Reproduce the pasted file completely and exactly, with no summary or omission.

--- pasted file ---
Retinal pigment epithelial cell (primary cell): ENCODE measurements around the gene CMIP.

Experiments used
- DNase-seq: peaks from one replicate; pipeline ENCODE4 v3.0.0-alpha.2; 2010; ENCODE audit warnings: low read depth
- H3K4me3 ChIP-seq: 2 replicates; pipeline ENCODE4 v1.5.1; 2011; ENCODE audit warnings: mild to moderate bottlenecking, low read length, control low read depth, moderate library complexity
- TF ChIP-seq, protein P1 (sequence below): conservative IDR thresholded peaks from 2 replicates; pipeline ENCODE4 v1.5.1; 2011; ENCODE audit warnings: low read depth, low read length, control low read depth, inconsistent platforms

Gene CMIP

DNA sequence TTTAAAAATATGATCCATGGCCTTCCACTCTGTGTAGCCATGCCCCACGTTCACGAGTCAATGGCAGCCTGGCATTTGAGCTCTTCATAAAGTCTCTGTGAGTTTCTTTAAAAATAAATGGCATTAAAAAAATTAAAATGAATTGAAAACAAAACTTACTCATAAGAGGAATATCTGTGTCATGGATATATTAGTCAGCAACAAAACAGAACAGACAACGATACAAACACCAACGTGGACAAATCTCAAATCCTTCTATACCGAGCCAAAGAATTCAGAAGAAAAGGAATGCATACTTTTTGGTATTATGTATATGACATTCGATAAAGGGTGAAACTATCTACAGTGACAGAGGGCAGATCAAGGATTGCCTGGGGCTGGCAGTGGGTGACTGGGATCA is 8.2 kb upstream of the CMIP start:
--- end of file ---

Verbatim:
Retinal pigment epithelial cell (primary cell): ENCODE measurements around the gene CMIP.

Experiments used
- DNase-seq: peaks from one replicate; pipeline ENCODE4 v3.0.0-alpha.2; 2010; ENCODE audit warnings: low read depth
- H3K4me3 ChIP-seq: 2 replicates; pipeline ENCODE4 v1.5.1; 2011; ENCODE audit warnings: mild to moderate bottlenecking, low read length, control low read depth, moderate library complexity
- TF ChIP-seq, protein P1 (sequence below): conservative IDR thresholded peaks from 2 replicates; pipeline ENCODE4 v1.5.1; 2011; ENCODE audit warnings: low read depth, low read length, control low read depth, inconsistent platforms

Gene CMIP

DNA sequence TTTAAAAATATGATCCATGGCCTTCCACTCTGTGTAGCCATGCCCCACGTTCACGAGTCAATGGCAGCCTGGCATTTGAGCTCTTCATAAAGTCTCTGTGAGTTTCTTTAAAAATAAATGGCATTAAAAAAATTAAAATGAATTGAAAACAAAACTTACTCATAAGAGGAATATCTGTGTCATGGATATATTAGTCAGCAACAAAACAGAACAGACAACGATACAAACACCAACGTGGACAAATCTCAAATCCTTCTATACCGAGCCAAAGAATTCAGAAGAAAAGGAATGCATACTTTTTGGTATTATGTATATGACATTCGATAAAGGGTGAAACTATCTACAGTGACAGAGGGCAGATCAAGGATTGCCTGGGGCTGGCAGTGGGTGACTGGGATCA is 8.2 kb upstream of the CMIP start: